Generally, I have the most issues when it comes to dessert pairings. In particular, I was once given a chocolate molten cake that was not an incredibly sweet chocolate, but bitter and light on the sugar. The sommelier poured me some kind of ruby port that was just disgustingly cloying. The moral here is that just because it is dessert, it does NOT mean you can thoughtlessly throw a really sweet wine on the table and expect it to match. It all comes down to the details.
Is there anything that you personally think just doesn't go together that others might extol?
Many people swear by big, full-bodied, juicy reds with grilled beef or lamb, but I just find those pairings kind of boring. Grilled meat doesn't always have the enormous flavor that people expect and so by putting a big red with these types of dishes without tasting, the fruit in the wine often overpowers the best parts of the meat's flavor.


madrigale-2.jpg

Michael Madrigale

Michael is the chef sommelier at both New York's Bar Boulud and Boulud Sud, is an avid hip hop fan, lover of ramen, and a native of Philadelphia.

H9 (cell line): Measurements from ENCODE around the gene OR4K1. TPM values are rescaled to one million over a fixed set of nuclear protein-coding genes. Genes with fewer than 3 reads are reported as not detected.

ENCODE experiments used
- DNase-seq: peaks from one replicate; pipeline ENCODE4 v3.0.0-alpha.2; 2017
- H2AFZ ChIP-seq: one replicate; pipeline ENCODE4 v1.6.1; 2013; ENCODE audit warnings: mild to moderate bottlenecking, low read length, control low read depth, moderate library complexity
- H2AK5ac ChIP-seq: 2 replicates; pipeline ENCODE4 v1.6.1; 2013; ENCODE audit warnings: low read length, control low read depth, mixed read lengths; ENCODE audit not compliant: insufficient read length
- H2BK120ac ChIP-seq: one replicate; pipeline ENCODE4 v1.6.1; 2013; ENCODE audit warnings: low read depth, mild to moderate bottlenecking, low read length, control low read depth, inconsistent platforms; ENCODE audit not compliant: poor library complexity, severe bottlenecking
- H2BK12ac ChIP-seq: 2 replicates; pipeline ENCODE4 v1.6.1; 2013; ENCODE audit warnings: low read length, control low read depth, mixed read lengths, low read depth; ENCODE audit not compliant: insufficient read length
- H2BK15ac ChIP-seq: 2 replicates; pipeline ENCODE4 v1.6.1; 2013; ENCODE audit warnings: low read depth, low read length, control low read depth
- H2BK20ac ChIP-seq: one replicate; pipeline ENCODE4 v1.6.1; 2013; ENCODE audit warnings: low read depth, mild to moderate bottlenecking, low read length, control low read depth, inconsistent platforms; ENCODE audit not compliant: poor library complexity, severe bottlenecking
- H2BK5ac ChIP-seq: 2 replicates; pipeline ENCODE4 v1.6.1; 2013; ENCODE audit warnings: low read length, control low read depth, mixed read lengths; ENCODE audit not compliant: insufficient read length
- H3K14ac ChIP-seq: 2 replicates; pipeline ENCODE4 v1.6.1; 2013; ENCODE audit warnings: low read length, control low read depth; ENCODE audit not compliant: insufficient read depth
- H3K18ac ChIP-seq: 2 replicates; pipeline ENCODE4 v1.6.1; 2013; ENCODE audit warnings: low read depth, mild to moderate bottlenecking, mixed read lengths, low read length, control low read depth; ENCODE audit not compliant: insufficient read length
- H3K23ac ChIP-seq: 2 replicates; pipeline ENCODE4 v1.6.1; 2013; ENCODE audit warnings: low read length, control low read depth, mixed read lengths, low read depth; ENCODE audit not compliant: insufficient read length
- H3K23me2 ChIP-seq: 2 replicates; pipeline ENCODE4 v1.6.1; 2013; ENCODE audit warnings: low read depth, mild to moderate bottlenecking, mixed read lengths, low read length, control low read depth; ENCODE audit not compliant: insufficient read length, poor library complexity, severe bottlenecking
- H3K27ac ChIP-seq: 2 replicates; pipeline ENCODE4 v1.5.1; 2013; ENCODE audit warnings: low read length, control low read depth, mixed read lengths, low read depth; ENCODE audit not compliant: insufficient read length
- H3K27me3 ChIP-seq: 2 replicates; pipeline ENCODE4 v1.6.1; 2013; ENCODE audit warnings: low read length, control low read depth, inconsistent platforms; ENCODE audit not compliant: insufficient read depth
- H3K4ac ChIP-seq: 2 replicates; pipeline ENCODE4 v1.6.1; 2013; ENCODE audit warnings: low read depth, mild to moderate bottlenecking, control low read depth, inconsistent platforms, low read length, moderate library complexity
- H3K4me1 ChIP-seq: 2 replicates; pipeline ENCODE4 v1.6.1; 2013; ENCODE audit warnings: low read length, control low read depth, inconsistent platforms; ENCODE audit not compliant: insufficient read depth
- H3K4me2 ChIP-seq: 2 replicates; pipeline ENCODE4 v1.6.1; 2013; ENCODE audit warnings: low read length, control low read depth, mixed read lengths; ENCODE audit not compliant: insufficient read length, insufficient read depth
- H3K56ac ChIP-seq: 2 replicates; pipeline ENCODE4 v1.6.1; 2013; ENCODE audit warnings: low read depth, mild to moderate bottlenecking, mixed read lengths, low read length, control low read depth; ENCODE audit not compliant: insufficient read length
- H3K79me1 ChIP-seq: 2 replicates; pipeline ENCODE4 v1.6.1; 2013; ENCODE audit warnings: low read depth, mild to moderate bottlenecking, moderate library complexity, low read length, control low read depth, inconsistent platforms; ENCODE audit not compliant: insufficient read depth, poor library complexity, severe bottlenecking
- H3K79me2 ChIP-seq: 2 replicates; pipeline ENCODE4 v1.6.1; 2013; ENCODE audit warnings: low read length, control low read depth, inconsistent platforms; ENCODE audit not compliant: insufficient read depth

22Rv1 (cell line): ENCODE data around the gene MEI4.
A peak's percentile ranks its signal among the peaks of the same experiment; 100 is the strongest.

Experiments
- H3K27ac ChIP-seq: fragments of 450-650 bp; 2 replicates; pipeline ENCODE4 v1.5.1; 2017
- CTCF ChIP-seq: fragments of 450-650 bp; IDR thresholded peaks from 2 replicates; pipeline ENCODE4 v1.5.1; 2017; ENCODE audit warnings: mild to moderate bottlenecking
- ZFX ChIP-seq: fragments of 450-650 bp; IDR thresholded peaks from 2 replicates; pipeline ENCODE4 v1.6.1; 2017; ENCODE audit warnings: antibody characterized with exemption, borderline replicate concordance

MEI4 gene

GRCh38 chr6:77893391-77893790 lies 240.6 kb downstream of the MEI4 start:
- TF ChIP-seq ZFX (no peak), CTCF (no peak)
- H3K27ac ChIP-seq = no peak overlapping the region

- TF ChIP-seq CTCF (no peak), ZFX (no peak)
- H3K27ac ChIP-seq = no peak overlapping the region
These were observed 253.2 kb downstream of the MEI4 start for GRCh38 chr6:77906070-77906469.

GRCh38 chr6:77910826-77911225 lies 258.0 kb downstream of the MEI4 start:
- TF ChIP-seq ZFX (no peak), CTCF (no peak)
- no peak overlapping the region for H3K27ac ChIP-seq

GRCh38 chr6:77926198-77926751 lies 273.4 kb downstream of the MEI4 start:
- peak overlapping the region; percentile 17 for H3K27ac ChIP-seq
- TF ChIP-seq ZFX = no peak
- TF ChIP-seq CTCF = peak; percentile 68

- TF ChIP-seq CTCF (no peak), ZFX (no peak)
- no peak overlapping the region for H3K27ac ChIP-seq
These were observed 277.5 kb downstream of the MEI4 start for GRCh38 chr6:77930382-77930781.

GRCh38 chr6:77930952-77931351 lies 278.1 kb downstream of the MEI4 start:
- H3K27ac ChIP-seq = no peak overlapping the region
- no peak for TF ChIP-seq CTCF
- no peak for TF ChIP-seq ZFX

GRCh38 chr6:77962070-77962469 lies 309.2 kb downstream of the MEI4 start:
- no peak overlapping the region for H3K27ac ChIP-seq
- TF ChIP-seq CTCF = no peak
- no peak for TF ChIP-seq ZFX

What's your personal philosophy on food and wine pairing?
I don't think you have to drink wine to accompany food. It isn't something that is de rigueur, per se. However, when you have an amazing food and wine pairing the whole is better than the sum of its parts — it makes the whole experience better, but it doesn't happen often. And that's sort of the way it should be.
What's your most memorable wine and food pairing experience?
I've had two pairings that were really memorable in my ten years in wine. One was at a dinner at DB Bistro Moderne the chef was doing lobster with crème anglaise. I chose a St. Joseph blanc and the richness of the wine neutralized the richness of the lobster and the only flavor that remained was this pure vanilla flavor, like a vanilla flower. That's all you could taste. Otherwise you would have missed that flavor, but the wine just put a spotlight on it, and it was fucking awesome.
The worst?
I ordered a large board of charcuterie [at Bar Boulud] and asked my assistant sommelier to surprise me with the pairing. Charcuterie/pate is literally the easiest food to pair with wine — it's meaty, rich, fatty and salty. Cakewalk. My man overthunk it a little and figured that the salinity of the charcuterie it would pair easily with a Muscadet grown close to the Atlantic Ocean. He got the flavor profile correct but what he didn't account for was texture. The Muscadet was barely 12% alcohol and with the richness of the charcuterie left my mouth with a nasty tang of Epsom salt.
Is there anything that you personally think just doesn't go together that others might extol?
BBQ and red wine. Burgers and red wine. Nothing beats beer.


laura-2.jpg

Laura Maniec

Laura is a master sommelier and the former beverage director for the BR Guest restaurant group. She is currently in the process of opening Corkbuzz Wine Studio, an education space and wine bar, in New York's Union Square this October.
What's your personal philosophy on food and wine pairing?